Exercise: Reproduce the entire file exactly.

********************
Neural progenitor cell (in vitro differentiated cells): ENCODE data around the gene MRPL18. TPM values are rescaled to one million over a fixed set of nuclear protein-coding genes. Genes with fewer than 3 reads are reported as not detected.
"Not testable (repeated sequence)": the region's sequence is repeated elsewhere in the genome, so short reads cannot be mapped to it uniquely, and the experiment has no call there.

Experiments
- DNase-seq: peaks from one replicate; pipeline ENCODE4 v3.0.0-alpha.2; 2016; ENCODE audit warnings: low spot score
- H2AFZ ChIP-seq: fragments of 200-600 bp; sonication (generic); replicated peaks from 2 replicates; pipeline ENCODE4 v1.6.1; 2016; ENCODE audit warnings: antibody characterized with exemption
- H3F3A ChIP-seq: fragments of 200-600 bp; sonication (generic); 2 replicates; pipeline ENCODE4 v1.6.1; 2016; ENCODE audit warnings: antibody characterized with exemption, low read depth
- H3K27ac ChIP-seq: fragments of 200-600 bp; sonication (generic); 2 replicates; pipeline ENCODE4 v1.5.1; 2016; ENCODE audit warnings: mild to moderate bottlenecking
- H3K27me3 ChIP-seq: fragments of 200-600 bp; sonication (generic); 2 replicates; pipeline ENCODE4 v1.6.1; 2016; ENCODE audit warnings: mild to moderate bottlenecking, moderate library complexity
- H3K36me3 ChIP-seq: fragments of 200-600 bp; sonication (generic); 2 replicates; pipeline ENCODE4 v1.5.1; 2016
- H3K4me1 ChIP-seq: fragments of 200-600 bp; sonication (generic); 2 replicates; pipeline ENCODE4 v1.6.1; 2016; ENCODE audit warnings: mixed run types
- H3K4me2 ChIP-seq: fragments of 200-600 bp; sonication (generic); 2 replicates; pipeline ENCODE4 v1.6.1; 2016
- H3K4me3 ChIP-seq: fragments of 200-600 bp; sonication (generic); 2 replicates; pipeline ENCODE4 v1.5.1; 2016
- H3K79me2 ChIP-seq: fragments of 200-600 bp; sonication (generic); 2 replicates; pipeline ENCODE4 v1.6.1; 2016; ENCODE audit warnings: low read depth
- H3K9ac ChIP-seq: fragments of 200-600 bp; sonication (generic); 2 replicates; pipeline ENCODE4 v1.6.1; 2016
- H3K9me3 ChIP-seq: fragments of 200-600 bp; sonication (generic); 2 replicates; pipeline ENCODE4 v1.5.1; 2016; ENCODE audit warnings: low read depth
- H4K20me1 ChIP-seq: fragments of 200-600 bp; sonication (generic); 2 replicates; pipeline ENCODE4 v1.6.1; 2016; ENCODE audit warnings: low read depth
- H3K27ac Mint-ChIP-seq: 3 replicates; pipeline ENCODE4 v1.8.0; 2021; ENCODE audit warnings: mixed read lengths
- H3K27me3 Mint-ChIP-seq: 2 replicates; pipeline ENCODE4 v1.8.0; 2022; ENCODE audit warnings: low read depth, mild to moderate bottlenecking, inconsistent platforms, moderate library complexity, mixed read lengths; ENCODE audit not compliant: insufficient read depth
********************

Neural progenitor cell (in vitro differentiated cells): ENCODE data around the gene MRPL18. TPM values are rescaled to one million over a fixed set of nuclear protein-coding genes. Genes with fewer than 3 reads are reported as not detected.
"Not testable (repeated sequence)": the region's sequence is repeated elsewhere in the genome, so short reads cannot be mapped to it uniquely, and the experiment has no call there.

Experiments
- DNase-seq: peaks from one replicate; pipeline ENCODE4 v3.0.0-alpha.2; 2016; ENCODE audit warnings: low spot score
- H2AFZ ChIP-seq: fragments of 200-600 bp; sonication (generic); replicated peaks from 2 replicates; pipeline ENCODE4 v1.6.1; 2016; ENCODE audit warnings: antibody characterized with exemption
- H3F3A ChIP-seq: fragments of 200-600 bp; sonication (generic); 2 replicates; pipeline ENCODE4 v1.6.1; 2016; ENCODE audit warnings: antibody characterized with exemption, low read depth
- H3K27ac ChIP-seq: fragments of 200-600 bp; sonication (generic); 2 replicates; pipeline ENCODE4 v1.5.1; 2016; ENCODE audit warnings: mild to moderate bottlenecking
- H3K27me3 ChIP-seq: fragments of 200-600 bp; sonication (generic); 2 replicates; pipeline ENCODE4 v1.6.1; 2016; ENCODE audit warnings: mild to moderate bottlenecking, moderate library complexity
- H3K36me3 ChIP-seq: fragments of 200-600 bp; sonication (generic); 2 replicates; pipeline ENCODE4 v1.5.1; 2016
- H3K4me1 ChIP-seq: fragments of 200-600 bp; sonication (generic); 2 replicates; pipeline ENCODE4 v1.6.1; 2016; ENCODE audit warnings: mixed run types
- H3K4me2 ChIP-seq: fragments of 200-600 bp; sonication (generic); 2 replicates; pipeline ENCODE4 v1.6.1; 2016
- H3K4me3 ChIP-seq: fragments of 200-600 bp; sonication (generic); 2 replicates; pipeline ENCODE4 v1.5.1; 2016
- H3K79me2 ChIP-seq: fragments of 200-600 bp; sonication (generic); 2 replicates; pipeline ENCODE4 v1.6.1; 2016; ENCODE audit warnings: low read depth
- H3K9ac ChIP-seq: fragments of 200-600 bp; sonication (generic); 2 replicates; pipeline ENCODE4 v1.6.1; 2016
- H3K9me3 ChIP-seq: fragments of 200-600 bp; sonication (generic); 2 replicates; pipeline ENCODE4 v1.5.1; 2016; ENCODE audit warnings: low read depth
- H4K20me1 ChIP-seq: fragments of 200-600 bp; sonication (generic); 2 replicates; pipeline ENCODE4 v1.6.1; 2016; ENCODE audit warnings: low read depth
- H3K27ac Mint-ChIP-seq: 3 replicates; pipeline ENCODE4 v1.8.0; 2021; ENCODE audit warnings: mixed read lengths
- H3K27me3 Mint-ChIP-seq: 2 replicates; pipeline ENCODE4 v1.8.0; 2022; ENCODE audit warnings: low read depth, mild to moderate bottlenecking, inconsistent platforms, moderate library complexity, mixed read lengths; ENCODE audit not compliant: insufficient read depth